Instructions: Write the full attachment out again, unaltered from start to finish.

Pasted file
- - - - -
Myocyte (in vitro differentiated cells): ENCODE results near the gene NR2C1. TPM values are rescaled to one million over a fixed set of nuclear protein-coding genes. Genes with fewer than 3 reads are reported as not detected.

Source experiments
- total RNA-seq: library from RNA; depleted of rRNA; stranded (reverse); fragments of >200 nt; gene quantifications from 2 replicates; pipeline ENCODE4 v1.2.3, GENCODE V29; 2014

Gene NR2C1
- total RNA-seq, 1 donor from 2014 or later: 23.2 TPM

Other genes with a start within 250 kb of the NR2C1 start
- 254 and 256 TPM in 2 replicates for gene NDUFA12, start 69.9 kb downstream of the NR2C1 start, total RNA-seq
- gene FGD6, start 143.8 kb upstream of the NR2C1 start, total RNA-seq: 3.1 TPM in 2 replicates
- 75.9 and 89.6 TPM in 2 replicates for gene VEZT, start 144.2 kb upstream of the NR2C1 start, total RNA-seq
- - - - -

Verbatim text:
Myocyte (in vitro differentiated cells): ENCODE results near the gene NR2C1. TPM values are rescaled to one million over a fixed set of nuclear protein-coding genes. Genes with fewer than 3 reads are reported as not detected.

Source experiments
- total RNA-seq: library from RNA; depleted of rRNA; stranded (reverse); fragments of >200 nt; gene quantifications from 2 replicates; pipeline ENCODE4 v1.2.3, GENCODE V29; 2014

Gene NR2C1
- total RNA-seq, 1 donor from 2014 or later: 23.2 TPM

Other genes with a start within 250 kb of the NR2C1 start
- 254 and 256 TPM in 2 replicates for gene NDUFA12, start 69.9 kb downstream of the NR2C1 start, total RNA-seq
- gene FGD6, start 143.8 kb upstream of the NR2C1 start, total RNA-seq: 3.1 TPM in 2 replicates
- 75.9 and 89.6 TPM in 2 replicates for gene VEZT, start 144.2 kb upstream of the NR2C1 start, total RNA-seq